To follow the migration of individual robins, Jahn and his colleagues catch the birds in large, fine nets and outfit them with GPS tags. The devices, which resemble miniature backpacks, weigh no more than 3% of the bird’s weight, and they must be retrieved to access the data. The researchers only selected breeding robins because they tend to be faithful to their breeding sites, so tagging them increases the likelihood of recapture.

Not all robins make it back from their perilous journey. “They could hit a window, or they could get killed by a predator or an outdoor cat,” Williams said. Some might decide to breed elsewhere. The robins that do return hold valuable data for researchers — if they are lucky enough to catch the birds. To improve her chances of recovering tagged robins, Williams used a wooden decoy and sound recordings to fool a robin into thinking a rival was intruding in its territory. It didn’t always work. “The robins wise up to what you’re trying to do very quickly,” she said.

Out of 31 tags, the scientists got seven back. The data showed that all four Denali robins headed east toward Canada in September, but then continued to different destinations — eastern Montana, northeastern Nebraska, northern Texas and western Oklahoma (the farthest point reached by any robin in the study at 2,801 miles). The robin tagged and recaptured in Amherst, Massachusetts, overwintered in South Carolina, while two robins captured in Washington, D.C., traveled no farther than 2.9 miles and 3.7 miles, respectively. A separate study of robins at a stopover site in Alberta, Canada, showed that they adjusted the timing of their migration to coincide with the earlier onset of spring at northern latitudes and that their migratory path was strongly influenced by snow conditions along the way.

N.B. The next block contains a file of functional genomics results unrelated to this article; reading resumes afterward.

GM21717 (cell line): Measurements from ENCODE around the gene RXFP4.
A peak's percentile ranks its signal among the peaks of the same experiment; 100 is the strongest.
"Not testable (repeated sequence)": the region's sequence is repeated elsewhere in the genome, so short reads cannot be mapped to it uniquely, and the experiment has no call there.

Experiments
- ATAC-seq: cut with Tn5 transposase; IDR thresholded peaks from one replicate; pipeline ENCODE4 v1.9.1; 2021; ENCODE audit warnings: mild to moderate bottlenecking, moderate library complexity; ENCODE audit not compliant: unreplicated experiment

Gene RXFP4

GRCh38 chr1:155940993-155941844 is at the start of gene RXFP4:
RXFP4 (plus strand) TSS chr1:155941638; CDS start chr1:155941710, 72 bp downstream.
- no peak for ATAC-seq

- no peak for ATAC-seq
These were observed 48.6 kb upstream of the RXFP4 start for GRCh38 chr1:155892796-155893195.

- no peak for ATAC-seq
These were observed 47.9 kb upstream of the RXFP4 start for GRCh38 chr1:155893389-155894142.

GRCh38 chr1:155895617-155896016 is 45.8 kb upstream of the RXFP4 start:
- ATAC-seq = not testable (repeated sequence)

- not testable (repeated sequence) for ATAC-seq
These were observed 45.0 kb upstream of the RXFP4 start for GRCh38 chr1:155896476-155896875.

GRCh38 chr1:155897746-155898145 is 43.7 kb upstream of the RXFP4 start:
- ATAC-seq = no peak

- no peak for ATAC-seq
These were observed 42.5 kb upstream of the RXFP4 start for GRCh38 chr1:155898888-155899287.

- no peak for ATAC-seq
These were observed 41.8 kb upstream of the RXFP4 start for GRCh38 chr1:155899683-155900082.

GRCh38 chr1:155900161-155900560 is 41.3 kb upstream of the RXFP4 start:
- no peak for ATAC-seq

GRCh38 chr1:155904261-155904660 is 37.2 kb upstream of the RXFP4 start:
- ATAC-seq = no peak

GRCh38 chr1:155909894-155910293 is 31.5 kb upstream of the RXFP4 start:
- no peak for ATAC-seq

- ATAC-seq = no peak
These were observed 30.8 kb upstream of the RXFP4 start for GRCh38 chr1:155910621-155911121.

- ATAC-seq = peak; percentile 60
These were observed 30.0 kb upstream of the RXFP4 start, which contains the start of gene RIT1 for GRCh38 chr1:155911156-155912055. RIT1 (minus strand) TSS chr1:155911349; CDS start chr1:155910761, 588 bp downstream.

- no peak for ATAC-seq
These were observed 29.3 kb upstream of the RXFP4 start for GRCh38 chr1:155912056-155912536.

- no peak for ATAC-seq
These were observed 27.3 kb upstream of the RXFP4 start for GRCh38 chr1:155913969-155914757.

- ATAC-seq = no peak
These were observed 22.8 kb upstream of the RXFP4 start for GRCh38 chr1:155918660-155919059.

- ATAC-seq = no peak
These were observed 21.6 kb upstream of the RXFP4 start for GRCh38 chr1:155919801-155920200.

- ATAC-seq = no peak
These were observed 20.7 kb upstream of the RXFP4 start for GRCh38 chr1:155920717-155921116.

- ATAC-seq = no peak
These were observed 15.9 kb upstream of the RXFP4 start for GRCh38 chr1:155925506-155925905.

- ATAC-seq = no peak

Faulty Freezers?

While many of Denali’s birds head south for the winter, Canada jays (above) stick around. The gray birds depend on central Alaska’s subfreezing temperatures to preserve the perishable food such as berries and carrion that they store away in bark crevices and other hiding spots. The problem is that Alaska is getting increasingly warmer and that thawing spoils the food that the jays count on during the long winter. “The big question is how will climate change impact these birds,” Williams said. “Something like animal flesh is not going to last that long if temperatures rise.”

©OLIVER SMART/ALAMY STOCK PHOTO

These changes in migration patterns may have far-reaching consequences. Robins, like other birds, carry seeds and could help tree and plant species expand their range northward in response to a warming climate. But robins can also carry Lyme disease and can potentially propagate the disease much faster than deer and mice, said Jahn, who checks the robins he catches for ticks and routinely takes blood samples to detect signs of infection. Much more research is warranted to understand the factors at play, but eventually monitoring robin migration could help public health officials and wildlife managers anticipate the arrival of Lyme disease and other infections such as West Nile virus in new areas and possibly mitigate the impact of outbreaks.